Sportopedia Glossary

Prosocial Behavior

Prosocial Behavior

Prosocial behavior means doing things voluntarily to help or benefit other people or a group (Eisenberg & Fabes, 1998). Prosocial behavior is thought of in two ways (Kavussanu, 2008). One idea about being prosocial is that it is moral behavior. The other is that it is the opposite of being antisocial. In sports, examples of prosocial behavior can be helping an injured player, assisting coaches and teammates, or congratulating and supporting a teammate. Studies have explored that the reasons people partake in prosocial behavior. These studies have found that when people feel good about themselves (Hodge & Gucciardi, 2015), have good relationships with coaches and teammates (Rutten, Stams, Biesta, Schuengel, Dirks, & Hoeksma, 2007) or when the task they are engaging in fits with their wants and needs (Graupensperger, 2016), they are more likely to show prosocial behavior. Researchers have also created a tool called the Prosocial and Antisocial Behaviour in Sport Scale (PABSS) (Kavussanu et al., 2013) to measure prosocial and antisocial behavior in sports. This tool has been used in different English-speaking countries to study both male and female athletes in various team sports.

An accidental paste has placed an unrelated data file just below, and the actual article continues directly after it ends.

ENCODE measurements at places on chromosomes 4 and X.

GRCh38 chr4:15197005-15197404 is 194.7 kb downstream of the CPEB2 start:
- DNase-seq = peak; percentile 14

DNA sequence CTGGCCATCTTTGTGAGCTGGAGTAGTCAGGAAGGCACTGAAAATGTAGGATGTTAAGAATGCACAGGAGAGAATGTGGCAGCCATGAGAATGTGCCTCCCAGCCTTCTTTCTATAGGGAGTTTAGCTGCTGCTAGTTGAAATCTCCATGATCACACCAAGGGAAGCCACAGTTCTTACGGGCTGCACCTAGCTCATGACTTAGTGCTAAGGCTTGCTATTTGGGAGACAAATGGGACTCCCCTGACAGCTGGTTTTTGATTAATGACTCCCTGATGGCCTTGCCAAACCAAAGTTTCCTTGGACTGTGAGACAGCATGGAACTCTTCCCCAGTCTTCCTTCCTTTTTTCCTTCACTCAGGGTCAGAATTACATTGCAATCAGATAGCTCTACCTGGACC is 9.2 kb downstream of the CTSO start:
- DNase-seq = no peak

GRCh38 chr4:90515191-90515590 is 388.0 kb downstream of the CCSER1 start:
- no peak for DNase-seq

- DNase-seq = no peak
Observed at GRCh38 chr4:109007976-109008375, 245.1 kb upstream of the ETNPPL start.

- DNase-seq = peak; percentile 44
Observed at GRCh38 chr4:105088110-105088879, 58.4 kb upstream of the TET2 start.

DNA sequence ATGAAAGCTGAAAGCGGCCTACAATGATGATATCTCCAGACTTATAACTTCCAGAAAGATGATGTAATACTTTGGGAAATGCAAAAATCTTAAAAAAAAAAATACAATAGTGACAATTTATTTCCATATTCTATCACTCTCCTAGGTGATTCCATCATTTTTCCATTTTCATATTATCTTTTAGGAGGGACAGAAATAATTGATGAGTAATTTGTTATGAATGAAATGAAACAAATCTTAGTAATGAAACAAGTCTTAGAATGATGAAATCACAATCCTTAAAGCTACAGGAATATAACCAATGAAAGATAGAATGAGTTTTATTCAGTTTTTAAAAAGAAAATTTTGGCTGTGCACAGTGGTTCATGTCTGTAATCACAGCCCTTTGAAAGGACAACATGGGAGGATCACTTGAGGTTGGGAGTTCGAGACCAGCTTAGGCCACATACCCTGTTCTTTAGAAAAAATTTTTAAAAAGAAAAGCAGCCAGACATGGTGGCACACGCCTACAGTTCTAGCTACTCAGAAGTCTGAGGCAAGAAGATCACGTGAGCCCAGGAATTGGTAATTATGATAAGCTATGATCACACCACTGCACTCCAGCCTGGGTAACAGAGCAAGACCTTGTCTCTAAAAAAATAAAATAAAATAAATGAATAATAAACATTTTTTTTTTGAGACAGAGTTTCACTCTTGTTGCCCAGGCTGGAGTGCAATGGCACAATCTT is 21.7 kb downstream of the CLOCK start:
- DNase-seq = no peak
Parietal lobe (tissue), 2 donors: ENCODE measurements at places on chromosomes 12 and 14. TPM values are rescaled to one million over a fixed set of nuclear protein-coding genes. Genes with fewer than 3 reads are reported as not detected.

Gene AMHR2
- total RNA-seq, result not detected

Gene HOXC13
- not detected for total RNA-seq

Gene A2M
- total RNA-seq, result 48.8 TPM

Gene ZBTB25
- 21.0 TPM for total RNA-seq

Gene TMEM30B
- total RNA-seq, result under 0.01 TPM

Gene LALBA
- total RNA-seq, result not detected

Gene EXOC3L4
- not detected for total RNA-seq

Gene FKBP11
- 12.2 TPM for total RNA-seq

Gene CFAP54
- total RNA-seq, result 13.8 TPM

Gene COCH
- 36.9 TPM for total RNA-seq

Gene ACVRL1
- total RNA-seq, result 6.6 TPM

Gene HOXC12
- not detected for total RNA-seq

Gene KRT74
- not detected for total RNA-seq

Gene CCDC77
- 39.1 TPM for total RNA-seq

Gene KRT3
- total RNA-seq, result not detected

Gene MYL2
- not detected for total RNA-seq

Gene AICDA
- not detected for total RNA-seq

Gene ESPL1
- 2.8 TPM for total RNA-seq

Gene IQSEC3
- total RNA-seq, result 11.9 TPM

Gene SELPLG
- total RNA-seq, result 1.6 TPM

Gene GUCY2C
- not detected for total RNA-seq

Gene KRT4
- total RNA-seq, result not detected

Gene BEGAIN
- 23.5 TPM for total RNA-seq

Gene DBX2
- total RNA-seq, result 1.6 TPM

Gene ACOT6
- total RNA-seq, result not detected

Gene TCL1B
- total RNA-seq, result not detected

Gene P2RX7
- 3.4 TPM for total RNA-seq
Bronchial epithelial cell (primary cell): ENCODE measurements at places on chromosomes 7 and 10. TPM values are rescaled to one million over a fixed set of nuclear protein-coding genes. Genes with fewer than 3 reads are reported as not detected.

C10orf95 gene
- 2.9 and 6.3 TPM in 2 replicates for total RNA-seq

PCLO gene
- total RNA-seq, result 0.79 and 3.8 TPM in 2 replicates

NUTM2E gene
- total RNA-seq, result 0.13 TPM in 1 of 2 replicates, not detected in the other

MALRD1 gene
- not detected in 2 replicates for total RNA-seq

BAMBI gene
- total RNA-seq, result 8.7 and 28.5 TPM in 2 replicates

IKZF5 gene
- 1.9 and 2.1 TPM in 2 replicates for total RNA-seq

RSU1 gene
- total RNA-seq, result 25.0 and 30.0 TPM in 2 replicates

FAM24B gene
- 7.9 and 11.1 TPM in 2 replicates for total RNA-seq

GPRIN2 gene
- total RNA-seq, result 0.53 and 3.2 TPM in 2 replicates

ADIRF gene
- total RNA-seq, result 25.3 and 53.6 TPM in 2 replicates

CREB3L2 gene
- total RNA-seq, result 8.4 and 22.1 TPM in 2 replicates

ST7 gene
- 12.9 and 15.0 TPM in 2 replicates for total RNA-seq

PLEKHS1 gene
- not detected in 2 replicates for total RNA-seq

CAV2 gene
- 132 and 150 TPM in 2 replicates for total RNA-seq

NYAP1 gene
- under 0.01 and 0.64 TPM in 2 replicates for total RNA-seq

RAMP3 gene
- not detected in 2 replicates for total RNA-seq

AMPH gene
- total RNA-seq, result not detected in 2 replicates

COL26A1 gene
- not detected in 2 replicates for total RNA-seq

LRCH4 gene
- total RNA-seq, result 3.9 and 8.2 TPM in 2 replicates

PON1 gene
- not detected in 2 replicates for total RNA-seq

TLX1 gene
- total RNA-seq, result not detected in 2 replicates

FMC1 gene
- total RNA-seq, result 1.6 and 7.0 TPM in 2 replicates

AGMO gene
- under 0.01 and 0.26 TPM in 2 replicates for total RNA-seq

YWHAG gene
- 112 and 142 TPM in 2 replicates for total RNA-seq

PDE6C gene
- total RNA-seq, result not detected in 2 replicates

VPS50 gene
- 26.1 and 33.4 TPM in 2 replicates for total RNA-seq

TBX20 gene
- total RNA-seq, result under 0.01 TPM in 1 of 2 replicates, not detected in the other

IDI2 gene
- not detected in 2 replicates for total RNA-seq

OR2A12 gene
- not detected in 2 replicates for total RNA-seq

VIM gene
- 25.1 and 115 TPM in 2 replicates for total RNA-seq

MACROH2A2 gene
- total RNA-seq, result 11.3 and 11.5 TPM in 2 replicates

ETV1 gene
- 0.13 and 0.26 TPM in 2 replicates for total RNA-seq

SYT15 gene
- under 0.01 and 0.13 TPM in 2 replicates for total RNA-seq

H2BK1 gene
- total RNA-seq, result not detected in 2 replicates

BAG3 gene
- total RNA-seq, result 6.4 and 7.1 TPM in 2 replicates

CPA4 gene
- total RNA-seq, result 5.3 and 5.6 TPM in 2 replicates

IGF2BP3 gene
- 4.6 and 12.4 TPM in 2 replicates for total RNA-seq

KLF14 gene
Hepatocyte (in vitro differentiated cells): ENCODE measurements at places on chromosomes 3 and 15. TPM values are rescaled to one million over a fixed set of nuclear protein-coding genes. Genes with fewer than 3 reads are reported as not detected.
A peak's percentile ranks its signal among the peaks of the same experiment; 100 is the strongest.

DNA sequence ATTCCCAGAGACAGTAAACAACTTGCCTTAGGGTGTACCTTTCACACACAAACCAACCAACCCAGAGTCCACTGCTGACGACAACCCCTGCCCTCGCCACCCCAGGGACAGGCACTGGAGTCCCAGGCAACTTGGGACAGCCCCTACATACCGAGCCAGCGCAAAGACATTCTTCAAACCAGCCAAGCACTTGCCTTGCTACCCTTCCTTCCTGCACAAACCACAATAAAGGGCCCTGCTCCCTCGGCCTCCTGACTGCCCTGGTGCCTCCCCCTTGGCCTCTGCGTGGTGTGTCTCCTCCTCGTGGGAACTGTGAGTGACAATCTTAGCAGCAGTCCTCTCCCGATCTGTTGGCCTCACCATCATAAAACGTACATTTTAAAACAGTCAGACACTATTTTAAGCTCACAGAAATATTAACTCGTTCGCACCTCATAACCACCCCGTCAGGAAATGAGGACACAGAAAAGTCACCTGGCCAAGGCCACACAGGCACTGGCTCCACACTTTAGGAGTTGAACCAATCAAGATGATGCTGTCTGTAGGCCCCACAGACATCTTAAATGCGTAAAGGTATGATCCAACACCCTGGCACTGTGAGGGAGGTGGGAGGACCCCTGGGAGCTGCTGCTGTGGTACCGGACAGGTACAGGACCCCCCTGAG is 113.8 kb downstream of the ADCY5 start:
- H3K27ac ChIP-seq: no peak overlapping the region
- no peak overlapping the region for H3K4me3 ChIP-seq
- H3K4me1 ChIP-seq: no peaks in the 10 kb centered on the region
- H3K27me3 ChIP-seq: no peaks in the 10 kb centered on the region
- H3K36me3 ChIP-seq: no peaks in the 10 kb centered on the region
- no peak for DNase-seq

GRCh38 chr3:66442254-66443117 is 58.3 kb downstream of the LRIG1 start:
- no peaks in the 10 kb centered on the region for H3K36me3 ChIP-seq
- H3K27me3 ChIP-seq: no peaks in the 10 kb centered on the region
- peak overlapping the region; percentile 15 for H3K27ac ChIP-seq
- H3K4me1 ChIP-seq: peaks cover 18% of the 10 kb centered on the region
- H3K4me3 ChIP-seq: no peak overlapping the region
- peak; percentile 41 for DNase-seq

Eisenberg, N., & Fabes, R. (1998). Prosocial development. In N. Eisenberg (Ed.), Handbook of child psychology, Vol 3: Social, emotional, and personality development (pp. 701 778). New York: John Wiley.

Graupensperger, S. (2016). The locker room as a developmen- tal context: Predicting perceptions of prosocial and antiso- cial behavior in youth hockey players (Unpublished Master’s thesis). Bowling Green, OH: Bowling Green State University.

Hodge, K., & Gucciardi, D. (2015). Antisocial and prosocial behavior in sport: The role of motivational climate, basic psychological needs, and moral disengagement. Journal of Sport and Exercise Psychology, 37, 257 273.

Kavussanu, M. (2008). Moral behaviour in sport: A critical review of the literature. International Review of Sport and Exercise Psychology, 1, 124 138.

Kavussanu, M., Stanger, N., & Boardley, I. D. (2013). The Prosocial and Antisocial Behaviour in Sport Scale: Further evidence for construct validity and reliability. Journal of Sports Sciences, 31, 1208 1221.

Rutten, E., Stams, G., Biesta, G., Schuengel, G., Dirks, E., & Hoeksma, J. (2007). The contribution of organized youth sport to antisocial and prosocial behavior in adolescent ath- letes. Journal of Youth Adolescence, 36, 255 264.